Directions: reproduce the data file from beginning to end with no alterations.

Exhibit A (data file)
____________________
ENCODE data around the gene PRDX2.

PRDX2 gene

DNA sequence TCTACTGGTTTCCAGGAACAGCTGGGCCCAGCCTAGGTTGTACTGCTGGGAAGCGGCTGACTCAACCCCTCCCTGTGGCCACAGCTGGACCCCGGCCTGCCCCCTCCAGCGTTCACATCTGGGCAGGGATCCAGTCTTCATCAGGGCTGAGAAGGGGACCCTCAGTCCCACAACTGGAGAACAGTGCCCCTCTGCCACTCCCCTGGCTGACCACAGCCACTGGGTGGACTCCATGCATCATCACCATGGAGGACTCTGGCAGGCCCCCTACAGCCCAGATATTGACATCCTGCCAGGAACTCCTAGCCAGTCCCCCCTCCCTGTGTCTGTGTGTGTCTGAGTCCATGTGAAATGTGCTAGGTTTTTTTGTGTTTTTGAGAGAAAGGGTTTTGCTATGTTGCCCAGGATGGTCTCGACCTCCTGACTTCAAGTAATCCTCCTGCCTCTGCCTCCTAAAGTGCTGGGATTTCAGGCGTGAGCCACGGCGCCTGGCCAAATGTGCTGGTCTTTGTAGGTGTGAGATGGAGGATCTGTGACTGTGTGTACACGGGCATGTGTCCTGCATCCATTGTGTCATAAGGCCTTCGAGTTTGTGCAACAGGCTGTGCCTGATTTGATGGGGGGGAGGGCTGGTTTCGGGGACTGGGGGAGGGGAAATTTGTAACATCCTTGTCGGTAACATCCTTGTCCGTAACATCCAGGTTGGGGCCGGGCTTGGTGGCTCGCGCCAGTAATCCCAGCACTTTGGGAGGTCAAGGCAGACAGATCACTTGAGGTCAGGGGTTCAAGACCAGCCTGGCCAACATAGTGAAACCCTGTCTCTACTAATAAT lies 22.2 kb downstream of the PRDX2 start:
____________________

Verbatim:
ENCODE data around the gene PRDX2.

PRDX2 gene

DNA sequence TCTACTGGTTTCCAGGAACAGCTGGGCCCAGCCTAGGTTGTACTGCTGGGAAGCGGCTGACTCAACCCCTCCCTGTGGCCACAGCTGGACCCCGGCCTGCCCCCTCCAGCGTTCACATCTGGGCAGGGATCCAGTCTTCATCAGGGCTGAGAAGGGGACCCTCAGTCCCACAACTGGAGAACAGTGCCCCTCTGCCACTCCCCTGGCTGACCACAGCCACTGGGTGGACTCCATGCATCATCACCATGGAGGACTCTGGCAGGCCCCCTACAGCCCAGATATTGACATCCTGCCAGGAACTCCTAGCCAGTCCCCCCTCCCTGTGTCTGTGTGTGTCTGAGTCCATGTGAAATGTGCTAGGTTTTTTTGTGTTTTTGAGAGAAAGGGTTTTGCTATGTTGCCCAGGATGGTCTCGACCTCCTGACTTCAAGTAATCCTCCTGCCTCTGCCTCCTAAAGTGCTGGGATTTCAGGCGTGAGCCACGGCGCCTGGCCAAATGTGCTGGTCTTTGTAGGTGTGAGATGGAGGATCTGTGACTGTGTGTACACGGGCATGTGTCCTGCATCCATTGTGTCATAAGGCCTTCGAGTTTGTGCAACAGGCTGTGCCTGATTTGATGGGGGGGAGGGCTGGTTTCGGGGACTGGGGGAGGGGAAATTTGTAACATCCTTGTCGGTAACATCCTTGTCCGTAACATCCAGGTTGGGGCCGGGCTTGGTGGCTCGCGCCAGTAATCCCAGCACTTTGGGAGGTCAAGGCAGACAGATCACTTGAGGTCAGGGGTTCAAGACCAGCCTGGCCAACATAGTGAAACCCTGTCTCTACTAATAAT lies 22.2 kb downstream of the PRDX2 start: